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    Production & Post-Production Sound
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  1. SBretzke

    Sound carts

    Blackbird Carts is awesome! https://www.blackbirdcarts.com/
  2. It's worth noting that Zaxcom has also released a new receiver called the MRX414 that can now receive 4 discrete mono transmitters, as well as still receiving 2 discrete stereo transmitters if you want. I'm sure the standalone QRX400 is on its way too!
  3. Two of my favorites, very different approaches: https://henrirapp.com/ http://contactscott.com/
  4. Well there's the answer. Thanks for the input, Matthias. In which case I would pair the Cedar (if going to use DSP solutions at all) with the two analogue mics I mentioned, the Sanken boom and Sennhieser lavs.
  5. I'm curious about what a combo of the SuperCMIT + Cedar DNS2 would accomplish. Maybe it would sound like shit, maybe it would work wonders. On the analogue side, you can't do better than a Sanken CS3e boom for isolation, and I've found the Sennheiser MKE2 lavs to be the best at isolation on the talent. Sound/tonal quality is definitely lacking compared to the DPAs or Sankens, but if you really just need to hear the talent and reduce background noise then try the Sennheisers. Regardless of what tools you use, s:n ratio is crucial for boom and lavs. Tell your producer flat out that there should be no shooting wide/tights ever, and that you need extra cooperation with wardrobe to get perfect lav placement-- assuming he doesn't want to ADR the movie. Good luck!
  6. I bought a K-Tek Squid last month and it's wonderful. Very classy and sturdy. There's a small learning curve for being able to quickly and efficiently attach the transmitter, but you get used to it pretty fast. I use it with my Sony UTX-P03 plug on, which is of comparable size to other plug-on transmitters. Definitely worth a buy!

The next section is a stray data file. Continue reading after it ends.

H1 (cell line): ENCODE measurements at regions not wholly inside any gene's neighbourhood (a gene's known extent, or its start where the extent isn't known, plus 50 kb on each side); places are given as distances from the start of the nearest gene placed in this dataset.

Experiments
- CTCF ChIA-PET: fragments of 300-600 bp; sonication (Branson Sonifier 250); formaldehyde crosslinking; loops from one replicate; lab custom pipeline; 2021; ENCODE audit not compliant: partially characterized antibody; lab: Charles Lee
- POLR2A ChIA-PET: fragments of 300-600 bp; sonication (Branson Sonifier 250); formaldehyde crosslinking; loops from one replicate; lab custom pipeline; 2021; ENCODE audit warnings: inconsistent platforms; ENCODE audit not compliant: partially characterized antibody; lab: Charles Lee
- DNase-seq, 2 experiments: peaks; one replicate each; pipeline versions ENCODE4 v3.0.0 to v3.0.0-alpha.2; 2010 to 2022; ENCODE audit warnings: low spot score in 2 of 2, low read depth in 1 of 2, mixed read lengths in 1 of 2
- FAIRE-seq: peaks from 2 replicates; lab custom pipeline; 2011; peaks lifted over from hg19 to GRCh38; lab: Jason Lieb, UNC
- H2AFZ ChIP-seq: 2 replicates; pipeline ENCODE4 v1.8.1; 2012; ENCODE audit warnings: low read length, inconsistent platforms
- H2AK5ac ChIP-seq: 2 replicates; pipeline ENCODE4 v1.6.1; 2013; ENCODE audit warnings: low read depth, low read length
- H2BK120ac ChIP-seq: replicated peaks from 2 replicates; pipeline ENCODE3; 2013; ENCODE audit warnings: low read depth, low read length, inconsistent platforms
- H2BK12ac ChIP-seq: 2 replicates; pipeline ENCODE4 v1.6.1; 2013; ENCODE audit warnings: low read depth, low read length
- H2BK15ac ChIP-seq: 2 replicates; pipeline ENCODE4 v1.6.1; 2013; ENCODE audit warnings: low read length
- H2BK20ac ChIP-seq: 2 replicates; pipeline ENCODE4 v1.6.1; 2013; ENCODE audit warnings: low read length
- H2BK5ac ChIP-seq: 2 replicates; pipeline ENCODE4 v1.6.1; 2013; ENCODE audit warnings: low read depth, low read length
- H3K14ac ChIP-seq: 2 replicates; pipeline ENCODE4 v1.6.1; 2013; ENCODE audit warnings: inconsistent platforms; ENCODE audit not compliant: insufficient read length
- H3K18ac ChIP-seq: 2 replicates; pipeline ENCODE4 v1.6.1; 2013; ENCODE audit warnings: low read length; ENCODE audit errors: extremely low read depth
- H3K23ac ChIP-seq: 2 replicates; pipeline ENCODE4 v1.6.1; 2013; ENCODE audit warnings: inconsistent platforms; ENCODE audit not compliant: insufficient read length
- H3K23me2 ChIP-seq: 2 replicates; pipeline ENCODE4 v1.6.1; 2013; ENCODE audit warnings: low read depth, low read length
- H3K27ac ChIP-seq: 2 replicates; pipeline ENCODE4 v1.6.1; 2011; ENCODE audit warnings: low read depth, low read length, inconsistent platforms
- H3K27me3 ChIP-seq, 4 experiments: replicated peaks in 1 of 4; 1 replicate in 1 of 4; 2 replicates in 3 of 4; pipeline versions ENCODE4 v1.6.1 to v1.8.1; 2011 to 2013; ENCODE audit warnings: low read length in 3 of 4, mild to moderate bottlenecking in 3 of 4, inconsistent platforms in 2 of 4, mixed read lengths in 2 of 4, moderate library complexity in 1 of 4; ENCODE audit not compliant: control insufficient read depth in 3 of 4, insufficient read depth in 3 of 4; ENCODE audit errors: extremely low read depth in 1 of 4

7. I was a lucky duck who was able to pick up this mic for about 800 USD, and only because I responded within a minute of it going up for sale. It's about a decade old and looks like it, but hey, we don't buy mics for how they look now do we?
  8. Shout out to the astounding (and huge) production sound team who achieved an amazing feat on Justin Timberlake's new music video for "Say Something"! This marvel was filmed in one take, and on the first try, featuring a live performance with a 60 person choir and about 20 other various musicians (among a 200 person crew), facilitated by top-notch production sound. I'm curious if anyone on the 6+ person sound team is on this forum and would be interested in talking about all the coordination required to pull this off, especially the wrangling of all the wireless gear, which apparently required a dedicated 3 person RF team to manage. Great job to everyone who contributed to this work of art! It even got me to like JT's music a little bit (: